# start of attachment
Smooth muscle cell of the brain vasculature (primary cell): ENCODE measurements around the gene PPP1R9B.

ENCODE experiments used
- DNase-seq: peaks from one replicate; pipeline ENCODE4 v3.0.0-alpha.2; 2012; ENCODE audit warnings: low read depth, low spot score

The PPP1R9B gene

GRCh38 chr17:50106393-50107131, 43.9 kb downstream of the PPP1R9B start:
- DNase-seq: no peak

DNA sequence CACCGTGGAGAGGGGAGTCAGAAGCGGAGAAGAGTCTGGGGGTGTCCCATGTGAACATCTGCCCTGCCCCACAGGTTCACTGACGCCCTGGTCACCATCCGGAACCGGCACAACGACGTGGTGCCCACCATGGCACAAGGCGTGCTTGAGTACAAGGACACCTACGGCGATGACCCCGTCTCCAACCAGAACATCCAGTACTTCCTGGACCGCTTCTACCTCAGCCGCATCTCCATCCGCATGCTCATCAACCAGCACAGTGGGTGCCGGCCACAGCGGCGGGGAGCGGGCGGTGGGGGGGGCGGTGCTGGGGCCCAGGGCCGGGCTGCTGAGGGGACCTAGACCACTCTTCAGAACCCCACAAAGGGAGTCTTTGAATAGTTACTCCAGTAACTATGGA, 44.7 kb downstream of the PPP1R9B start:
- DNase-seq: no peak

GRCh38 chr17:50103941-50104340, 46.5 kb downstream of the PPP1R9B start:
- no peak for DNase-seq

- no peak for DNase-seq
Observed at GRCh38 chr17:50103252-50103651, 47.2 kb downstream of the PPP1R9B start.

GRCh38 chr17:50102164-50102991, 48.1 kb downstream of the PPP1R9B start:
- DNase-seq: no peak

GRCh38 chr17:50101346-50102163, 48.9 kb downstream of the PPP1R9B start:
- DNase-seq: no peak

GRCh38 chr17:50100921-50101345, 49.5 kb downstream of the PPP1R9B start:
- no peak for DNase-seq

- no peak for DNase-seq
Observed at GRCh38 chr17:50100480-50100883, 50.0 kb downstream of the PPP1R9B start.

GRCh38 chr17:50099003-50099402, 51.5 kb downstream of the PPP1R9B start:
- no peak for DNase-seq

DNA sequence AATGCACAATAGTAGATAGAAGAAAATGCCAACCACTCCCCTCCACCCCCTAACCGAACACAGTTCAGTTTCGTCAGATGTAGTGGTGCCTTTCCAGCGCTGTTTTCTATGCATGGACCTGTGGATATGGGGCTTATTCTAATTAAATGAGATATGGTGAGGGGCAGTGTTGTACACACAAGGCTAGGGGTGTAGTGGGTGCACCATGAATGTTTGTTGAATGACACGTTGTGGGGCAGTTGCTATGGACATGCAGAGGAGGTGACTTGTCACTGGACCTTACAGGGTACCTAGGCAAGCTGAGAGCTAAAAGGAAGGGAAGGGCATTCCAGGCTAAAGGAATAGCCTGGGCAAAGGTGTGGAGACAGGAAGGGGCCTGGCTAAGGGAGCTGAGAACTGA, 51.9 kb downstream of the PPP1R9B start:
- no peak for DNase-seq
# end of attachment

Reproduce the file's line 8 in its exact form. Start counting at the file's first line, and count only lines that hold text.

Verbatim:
- DNase-seq: no peak